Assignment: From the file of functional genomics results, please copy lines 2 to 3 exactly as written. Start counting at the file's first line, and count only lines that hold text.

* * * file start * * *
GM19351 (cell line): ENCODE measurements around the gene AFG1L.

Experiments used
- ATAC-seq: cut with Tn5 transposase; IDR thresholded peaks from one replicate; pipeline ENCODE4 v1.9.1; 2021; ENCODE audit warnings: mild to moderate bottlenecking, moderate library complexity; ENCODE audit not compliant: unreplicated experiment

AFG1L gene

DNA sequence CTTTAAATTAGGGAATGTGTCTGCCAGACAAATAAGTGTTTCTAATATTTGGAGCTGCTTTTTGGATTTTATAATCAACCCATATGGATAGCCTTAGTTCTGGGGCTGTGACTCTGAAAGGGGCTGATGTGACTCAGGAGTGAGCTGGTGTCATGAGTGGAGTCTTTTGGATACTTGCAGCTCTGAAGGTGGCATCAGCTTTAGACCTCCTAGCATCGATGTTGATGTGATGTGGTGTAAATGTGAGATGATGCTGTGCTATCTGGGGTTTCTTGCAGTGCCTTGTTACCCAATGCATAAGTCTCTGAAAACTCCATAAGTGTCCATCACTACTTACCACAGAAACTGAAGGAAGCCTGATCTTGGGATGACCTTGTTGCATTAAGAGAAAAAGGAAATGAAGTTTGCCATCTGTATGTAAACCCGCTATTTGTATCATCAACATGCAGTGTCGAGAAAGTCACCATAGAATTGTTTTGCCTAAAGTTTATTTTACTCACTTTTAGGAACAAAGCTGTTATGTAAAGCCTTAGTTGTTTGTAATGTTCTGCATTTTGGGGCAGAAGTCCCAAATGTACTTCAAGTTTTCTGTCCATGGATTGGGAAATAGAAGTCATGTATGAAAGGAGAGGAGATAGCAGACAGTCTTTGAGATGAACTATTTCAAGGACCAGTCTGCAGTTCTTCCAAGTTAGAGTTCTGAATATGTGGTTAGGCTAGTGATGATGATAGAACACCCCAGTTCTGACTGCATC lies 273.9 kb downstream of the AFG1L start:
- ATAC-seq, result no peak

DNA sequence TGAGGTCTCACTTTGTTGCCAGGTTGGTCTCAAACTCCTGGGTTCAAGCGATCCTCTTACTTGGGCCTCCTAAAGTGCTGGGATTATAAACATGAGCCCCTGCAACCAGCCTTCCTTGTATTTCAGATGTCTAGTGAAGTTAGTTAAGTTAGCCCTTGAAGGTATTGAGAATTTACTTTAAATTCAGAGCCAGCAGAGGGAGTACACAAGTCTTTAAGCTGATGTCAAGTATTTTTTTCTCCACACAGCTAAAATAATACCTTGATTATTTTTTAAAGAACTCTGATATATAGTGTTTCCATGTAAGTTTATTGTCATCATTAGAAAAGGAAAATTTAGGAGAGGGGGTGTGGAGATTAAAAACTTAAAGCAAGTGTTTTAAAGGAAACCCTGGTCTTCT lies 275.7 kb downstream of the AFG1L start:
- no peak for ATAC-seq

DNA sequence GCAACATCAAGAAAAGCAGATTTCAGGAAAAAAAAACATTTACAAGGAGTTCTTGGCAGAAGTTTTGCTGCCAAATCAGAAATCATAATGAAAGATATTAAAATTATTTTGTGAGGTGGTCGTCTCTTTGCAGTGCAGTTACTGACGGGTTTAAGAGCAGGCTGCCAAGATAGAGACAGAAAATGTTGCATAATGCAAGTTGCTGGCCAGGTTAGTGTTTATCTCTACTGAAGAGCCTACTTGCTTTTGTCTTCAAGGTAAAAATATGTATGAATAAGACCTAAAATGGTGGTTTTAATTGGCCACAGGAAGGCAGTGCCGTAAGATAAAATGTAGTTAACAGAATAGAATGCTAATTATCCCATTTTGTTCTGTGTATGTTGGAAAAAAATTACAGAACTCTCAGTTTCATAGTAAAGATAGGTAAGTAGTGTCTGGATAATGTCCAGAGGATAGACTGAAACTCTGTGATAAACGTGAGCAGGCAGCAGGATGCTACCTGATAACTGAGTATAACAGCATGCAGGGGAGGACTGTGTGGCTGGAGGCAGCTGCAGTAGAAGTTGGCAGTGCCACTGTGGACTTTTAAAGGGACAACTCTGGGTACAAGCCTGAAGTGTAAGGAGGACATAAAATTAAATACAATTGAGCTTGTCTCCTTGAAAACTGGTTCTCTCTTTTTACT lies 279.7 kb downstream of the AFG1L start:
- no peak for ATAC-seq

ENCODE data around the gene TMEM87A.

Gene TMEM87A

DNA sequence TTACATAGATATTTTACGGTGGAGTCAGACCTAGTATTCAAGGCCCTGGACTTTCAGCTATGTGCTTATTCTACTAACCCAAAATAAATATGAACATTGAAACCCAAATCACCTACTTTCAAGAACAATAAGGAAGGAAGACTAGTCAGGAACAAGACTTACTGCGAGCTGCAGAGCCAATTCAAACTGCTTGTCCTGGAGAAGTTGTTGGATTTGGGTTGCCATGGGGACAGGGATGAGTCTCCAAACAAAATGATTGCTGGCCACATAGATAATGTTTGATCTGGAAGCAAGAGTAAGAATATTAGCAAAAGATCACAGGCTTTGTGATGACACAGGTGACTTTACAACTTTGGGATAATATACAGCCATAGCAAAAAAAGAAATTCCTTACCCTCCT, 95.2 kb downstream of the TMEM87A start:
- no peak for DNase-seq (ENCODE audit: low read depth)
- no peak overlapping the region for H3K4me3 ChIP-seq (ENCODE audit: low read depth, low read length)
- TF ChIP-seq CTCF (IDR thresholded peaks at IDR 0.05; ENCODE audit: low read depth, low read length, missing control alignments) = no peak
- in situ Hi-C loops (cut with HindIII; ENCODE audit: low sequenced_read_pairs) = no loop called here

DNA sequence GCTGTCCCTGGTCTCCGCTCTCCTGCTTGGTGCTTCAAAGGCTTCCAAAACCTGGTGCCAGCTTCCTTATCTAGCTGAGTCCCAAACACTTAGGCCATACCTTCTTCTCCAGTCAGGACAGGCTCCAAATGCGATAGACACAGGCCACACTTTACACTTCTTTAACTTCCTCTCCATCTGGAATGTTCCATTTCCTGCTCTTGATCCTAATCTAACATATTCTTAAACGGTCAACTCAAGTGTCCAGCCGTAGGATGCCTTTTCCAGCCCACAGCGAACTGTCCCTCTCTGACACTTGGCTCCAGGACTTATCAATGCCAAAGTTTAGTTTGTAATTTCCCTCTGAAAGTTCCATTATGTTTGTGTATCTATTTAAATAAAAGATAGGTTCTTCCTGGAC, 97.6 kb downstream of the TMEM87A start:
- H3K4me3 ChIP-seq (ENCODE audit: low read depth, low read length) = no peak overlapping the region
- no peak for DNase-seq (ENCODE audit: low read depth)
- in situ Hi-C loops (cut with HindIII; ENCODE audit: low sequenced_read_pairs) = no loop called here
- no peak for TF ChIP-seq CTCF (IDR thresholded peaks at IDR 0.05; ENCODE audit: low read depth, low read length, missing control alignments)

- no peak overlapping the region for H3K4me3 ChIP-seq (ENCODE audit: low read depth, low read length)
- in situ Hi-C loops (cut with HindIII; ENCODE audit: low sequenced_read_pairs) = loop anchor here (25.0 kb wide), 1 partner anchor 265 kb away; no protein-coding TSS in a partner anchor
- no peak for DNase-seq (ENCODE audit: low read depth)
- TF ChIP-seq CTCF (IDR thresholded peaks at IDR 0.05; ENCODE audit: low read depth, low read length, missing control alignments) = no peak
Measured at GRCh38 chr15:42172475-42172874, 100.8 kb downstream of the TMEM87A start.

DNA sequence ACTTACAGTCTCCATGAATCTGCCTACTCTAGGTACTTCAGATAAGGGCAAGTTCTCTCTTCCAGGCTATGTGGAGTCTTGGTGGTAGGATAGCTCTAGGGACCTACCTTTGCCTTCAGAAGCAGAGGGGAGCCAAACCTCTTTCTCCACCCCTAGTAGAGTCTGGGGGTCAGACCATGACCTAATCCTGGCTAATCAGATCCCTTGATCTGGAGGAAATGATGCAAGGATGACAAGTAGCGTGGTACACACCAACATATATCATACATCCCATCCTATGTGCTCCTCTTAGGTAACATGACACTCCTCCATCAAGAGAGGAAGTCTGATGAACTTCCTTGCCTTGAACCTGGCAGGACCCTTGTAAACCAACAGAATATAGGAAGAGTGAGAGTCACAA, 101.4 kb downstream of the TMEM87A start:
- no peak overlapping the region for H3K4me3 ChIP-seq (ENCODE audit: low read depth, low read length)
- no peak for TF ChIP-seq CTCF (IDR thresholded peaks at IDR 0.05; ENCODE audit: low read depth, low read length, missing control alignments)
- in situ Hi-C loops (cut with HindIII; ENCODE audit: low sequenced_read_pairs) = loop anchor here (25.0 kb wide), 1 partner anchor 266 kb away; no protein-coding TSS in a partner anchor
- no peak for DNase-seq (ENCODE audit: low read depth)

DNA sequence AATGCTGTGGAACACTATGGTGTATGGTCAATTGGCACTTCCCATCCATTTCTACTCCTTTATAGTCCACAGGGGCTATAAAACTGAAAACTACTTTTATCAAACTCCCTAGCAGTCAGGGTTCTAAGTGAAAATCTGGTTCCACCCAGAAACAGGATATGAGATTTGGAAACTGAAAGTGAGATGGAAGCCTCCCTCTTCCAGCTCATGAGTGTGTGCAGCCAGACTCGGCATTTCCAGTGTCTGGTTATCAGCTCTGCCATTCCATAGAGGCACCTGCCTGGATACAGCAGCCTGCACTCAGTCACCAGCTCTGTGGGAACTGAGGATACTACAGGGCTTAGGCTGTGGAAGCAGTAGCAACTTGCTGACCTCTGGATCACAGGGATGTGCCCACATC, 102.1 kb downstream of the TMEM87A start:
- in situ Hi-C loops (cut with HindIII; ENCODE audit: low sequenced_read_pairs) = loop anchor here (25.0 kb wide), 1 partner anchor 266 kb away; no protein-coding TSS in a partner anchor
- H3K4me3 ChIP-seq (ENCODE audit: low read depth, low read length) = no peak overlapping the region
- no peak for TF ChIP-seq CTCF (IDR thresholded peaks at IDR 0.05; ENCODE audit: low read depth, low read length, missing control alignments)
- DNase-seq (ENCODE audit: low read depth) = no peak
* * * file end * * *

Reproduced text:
Experiments used
- ATAC-seq: cut with Tn5 transposase; IDR thresholded peaks from one replicate; pipeline ENCODE4 v1.9.1; 2021; ENCODE audit warnings: mild to moderate bottlenecking, moderate library complexity; ENCODE audit not compliant: unreplicated experiment